Thursday, November 29, 2012

My Tiny Part In History

Lord Justice Leveson, of whom we shall hear much this morning, once helped me on with my coat.

Saturday, November 24, 2012

More More

I was reminded by the erudite responses to my mention of the late Lord Chancellor (now Saint) Thomas More that as a London lad I was always fascinated by the ingenuity and wit of so much of the rhyming slang that I heard  day by day. One word puzzled me for years: when I was on drinking terms with quite a few police officers 'tom' made a regular appearance  to refer to a prostitute, and I was puzzled, because I thought that the connection was with a tom, or male, cat. Then the penny dropped. D'oh!

Tuesday, November 20, 2012

A Non-Political Bit

This blog stays carefully clear of politics unless politicians who influence justice start to drift off into crowd-pleasing and damaging demagoguery.

Today the 'Telegraph' (formerly the house journal of the Tory Party) runs this spendid profile of Her Majesty's Secretary of State For Justice, who is, in his spare time,  Lord High Chancellor of Great Britain, a successor to Sir Thomas More (who was a man for all seasons and died for his faith).

He is also my boss, after HM the Queen, so I hope, Your Lordship, that the article amused you too.

Technology Overtakes Law

I referred a few weeks ago to the alleged abduction of a young girl by one of her teachers. She was freely named in the press, and photographs of her were widely published. Once the case came to court a 'section 39' order would have been made prohibiting the publication of anything that might serve to identify the young person. The Children and Young Persons Act was passed in 1933 when the press and communications networks were very different from what we see today.
The invaluable Crime Line reports on a case and includes a transcript of the Judge's remarks. Section 39 will either need to be smartly amended, or quietly left to one side while a 21st century-compliant form of order is devised. It will be interesting to see how Mrs. Sally Bercow's inadvertent breach of S39 on Twitter turns out. She may well get away with it.

Sunday, November 18, 2012


I had to go into court last Sunday morning to deal with a remand case that couldn't wait, for reasons that I won't go into. We routinely sit a three-JP court every Saturday, but there is also a duty Legal Adviser and a list of colleagues who are available for Sundays and Bank Holidays, including Christmas Day. Until a few years ago a single justice would take the Saturday court; it felt a bit odd at first having nobody on either side, and using the word 'I' rather than 'we'. The court's powers are limited with a single justice, who can grant or refuse bail, and issue warrants. Punishment used to be limited to a fine of one pound or one day's custody, and that could be useful for drunks and suchlike, who had already spent a night in the cells. These days it is only the DJ who sits alone, and of course he has full powers.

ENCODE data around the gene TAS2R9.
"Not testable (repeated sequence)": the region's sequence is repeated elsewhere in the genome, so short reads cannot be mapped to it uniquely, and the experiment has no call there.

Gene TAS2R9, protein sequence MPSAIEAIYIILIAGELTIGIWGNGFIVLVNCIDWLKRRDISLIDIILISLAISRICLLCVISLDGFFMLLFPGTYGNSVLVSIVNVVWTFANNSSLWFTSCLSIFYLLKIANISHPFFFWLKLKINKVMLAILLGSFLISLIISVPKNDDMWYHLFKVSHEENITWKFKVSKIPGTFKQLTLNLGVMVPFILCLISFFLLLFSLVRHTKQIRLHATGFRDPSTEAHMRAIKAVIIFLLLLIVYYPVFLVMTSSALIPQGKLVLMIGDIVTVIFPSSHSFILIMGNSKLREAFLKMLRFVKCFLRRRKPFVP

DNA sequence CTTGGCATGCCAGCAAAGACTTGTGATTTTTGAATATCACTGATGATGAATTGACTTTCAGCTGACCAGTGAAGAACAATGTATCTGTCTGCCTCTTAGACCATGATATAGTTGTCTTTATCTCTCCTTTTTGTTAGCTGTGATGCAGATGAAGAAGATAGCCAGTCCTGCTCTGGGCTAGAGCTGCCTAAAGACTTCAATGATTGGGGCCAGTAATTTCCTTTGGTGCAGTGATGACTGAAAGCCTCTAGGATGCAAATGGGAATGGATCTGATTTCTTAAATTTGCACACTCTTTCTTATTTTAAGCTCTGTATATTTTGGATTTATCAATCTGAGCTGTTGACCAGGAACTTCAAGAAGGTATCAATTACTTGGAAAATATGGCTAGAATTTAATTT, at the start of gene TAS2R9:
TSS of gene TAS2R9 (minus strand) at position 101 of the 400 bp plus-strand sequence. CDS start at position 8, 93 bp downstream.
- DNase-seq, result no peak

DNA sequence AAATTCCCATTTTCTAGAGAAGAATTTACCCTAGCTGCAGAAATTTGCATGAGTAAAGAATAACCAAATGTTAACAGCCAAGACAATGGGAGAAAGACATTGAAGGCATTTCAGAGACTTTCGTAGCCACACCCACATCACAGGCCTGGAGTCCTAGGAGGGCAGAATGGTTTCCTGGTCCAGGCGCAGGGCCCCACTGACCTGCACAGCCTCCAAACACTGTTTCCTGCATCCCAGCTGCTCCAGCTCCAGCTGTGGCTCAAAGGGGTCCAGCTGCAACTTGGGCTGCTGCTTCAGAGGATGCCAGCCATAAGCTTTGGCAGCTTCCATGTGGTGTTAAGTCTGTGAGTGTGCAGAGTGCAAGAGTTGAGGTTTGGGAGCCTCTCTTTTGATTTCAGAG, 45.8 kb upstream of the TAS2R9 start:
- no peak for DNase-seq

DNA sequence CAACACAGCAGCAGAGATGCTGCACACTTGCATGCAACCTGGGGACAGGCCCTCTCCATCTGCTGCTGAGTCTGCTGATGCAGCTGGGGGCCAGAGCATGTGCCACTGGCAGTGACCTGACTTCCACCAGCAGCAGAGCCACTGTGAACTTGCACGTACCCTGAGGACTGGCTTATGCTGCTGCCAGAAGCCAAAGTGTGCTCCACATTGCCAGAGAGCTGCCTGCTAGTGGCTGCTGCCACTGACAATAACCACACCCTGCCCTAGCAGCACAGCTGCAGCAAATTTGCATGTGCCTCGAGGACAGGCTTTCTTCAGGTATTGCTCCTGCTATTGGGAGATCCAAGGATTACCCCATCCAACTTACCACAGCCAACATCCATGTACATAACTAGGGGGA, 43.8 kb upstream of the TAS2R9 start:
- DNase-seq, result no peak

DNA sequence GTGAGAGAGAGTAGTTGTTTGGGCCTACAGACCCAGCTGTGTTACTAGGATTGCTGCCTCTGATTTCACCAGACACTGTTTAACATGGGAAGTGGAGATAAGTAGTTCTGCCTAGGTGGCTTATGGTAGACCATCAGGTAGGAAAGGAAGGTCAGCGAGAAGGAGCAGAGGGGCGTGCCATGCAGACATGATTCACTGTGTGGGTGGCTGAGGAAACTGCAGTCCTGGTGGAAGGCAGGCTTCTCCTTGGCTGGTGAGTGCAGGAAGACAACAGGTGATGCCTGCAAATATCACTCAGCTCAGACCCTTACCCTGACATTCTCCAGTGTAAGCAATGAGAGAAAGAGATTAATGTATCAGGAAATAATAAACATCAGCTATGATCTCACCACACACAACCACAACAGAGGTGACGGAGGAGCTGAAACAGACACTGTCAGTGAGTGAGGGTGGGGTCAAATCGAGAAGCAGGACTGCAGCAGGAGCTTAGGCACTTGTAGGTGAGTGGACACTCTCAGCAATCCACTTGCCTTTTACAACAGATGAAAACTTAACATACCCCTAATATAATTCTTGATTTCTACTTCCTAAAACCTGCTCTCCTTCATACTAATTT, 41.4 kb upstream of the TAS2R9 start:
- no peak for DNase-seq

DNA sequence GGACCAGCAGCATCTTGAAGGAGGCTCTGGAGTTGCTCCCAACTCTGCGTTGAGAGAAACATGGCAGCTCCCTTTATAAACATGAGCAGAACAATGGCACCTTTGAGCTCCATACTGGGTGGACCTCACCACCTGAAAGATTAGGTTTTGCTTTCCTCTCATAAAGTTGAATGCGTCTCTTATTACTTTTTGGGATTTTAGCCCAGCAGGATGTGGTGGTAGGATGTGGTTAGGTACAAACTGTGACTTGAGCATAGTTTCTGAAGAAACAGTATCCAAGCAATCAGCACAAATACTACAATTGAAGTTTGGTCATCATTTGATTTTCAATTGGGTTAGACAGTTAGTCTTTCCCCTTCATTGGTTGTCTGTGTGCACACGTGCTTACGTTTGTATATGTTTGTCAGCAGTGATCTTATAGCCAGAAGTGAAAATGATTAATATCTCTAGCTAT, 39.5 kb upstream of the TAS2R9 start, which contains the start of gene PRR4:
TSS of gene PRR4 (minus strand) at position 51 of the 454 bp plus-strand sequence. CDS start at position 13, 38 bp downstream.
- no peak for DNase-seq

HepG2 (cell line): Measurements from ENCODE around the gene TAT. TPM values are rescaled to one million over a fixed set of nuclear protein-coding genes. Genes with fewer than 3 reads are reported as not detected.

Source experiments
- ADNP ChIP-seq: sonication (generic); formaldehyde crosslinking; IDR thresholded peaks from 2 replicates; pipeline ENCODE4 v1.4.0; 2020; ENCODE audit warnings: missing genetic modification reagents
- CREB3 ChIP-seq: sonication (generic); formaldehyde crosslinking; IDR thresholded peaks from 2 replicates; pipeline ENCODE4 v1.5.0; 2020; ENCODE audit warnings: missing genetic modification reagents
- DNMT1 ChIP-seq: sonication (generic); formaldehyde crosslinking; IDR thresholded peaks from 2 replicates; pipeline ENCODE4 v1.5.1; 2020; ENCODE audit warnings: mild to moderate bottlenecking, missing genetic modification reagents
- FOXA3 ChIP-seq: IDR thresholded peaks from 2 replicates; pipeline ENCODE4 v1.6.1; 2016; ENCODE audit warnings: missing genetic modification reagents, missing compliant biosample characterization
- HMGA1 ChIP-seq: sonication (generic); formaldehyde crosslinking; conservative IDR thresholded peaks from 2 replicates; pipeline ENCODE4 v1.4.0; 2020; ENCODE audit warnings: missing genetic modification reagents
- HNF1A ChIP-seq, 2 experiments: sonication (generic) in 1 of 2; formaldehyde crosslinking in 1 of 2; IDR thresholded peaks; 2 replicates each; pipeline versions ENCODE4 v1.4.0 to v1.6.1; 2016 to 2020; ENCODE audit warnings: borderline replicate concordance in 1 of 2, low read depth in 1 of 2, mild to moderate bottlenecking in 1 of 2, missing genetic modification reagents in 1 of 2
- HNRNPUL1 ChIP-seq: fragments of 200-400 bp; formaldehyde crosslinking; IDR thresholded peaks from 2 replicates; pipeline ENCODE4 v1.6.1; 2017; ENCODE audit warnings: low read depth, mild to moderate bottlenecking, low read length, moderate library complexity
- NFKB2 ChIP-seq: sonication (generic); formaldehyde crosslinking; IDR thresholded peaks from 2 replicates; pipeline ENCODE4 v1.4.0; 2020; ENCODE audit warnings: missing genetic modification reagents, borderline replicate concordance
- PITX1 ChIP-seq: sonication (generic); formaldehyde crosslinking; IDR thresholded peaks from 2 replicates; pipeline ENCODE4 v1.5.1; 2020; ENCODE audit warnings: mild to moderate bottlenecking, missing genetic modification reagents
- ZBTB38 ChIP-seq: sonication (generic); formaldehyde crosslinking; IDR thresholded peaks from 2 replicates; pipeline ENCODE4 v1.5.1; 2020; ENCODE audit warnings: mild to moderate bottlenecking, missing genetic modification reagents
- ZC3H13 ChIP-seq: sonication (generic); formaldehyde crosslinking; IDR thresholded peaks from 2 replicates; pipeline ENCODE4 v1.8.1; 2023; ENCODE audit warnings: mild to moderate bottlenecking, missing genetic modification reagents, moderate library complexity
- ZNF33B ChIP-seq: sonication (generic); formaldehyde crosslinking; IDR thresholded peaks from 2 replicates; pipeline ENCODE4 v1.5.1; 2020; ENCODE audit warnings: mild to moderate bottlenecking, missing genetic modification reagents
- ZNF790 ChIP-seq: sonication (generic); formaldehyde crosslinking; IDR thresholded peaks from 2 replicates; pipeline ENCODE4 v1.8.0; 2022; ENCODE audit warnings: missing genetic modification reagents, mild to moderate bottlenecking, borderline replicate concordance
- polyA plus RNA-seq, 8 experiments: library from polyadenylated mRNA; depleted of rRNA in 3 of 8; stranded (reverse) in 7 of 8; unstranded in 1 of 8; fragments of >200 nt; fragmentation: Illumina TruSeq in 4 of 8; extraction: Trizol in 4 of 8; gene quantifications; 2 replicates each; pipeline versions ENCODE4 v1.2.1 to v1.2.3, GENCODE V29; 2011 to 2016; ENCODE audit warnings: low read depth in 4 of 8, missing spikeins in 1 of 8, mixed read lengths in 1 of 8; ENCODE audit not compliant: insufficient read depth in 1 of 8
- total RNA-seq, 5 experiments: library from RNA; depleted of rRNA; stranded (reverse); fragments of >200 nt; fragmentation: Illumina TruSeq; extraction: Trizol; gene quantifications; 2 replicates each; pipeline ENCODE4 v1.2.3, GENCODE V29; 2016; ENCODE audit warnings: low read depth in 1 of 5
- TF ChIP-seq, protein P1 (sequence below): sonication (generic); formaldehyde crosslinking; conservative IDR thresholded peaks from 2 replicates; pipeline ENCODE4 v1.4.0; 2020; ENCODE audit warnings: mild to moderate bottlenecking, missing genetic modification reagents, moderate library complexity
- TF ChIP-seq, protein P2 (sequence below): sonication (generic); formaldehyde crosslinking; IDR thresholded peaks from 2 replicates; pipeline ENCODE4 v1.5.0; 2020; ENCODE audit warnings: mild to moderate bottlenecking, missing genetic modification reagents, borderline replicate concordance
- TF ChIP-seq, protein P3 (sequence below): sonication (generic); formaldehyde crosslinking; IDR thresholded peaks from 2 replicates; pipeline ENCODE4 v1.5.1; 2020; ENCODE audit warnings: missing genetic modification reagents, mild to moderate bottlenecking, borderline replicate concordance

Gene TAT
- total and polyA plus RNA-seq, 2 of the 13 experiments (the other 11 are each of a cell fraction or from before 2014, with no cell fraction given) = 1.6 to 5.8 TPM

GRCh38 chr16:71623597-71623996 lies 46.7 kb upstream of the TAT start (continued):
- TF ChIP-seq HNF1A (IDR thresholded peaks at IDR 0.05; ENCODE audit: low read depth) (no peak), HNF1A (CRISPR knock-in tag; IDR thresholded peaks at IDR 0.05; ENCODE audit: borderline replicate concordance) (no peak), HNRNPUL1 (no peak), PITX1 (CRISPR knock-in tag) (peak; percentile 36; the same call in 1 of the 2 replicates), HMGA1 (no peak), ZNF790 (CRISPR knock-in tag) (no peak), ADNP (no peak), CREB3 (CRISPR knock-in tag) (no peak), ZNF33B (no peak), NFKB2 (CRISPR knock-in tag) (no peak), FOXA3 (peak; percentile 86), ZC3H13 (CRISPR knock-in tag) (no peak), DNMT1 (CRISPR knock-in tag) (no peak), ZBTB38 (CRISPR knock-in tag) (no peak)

My friends in the pub were surprised to see me turn up in a suit  on a Sunday lunchtime, and they all wanted to know what I had been up to.

Wednesday, November 14, 2012


Here is a link to a sad story about a tragedy that befell  a family with what appeared to be everything going for it. Money, education, contacts; all of the things that ease one's way up the ladder into a comfortable life - yet it all went horribly, tragically, wrong.

One's heart must go out to the bereaved family.  The lesson here is not one for those who grieve, but  rather for the many of us who set out in life with what we may see as an assured path to success.

Thanks, Captain

The Flight Level 390 blog that has long been a feature of the sidebar appears to have been taken down. 'Captain Dave' the anonymous author wrote beautifully about his job as an airline pilot in the USA, allowing us a glimpse into the highly professional world of the Captain who commands a multi-million dollar machine and is trusted with the lives of many people, but whose professionalism is accompanied by humanity and perhaps an enduring sense of wonder at the natural world that is sometimes beautiful and sometimes threatening. Perhaps someone in his employer's PR department got nervous of what he could not directly control - not too different from our beloved MoJ, if that is the case.
I shall leave the link on for a while, in case the absence is a temporary one. I hope so. 

Monday, November 12, 2012

In The Name Of The Law

I am in two minds over the proposed introduction of Police and Crime Commissioners. In London, where I sit in court, Boris already has the job. Where I live, we are about to vote for a PCC. It seems to be a potentially valuable reform, but its implementation is being bungled.

I never expected Inspector Gadget to be too keen on the idea; nor, for that matter, do I anticipate an ecstatic reaction from ACPO, but I certainly never dreamt  that I would be able  to invoke Godwin's Law so early on. 

Sunday, November 11, 2012

Suffer Little Children......

The Mail has had another look at the agenda for next week's Magistrates' Association AGM, and has picked up a motion to increase the age of criminal responsibility from its present ten years to something nearer the norm in other countries. The piece has attracted the usual torrent of comments from nutters, many of whom would seem to prefer the Iranian system  of executing children who transgress by hanging them from a crane in a public square.

The MA is a strange creature, lumbered with an impossibly complicated structure and a system of 'branches' that has made it simply irrelevant to many JPs. For example, the Middlesex Branch - and the County of Middlesex was abolished in 1964 - meets in Bloomsbury, making it very difficult and expensive  for magistrates living to the west of London to get there. The Association is belatedly getting round to sorting out a structure to match the newly amalgamated benches but it still seems likely that the new system will be full of anomalous groupings.
Motions for 'debate' are hand-picked in advance, and are totally ignored within five minutes of the vote being taken. Nobody has ever regarded the procedure as having the slightest significance other than to put a bogus gloss of democracy on to MA decisions.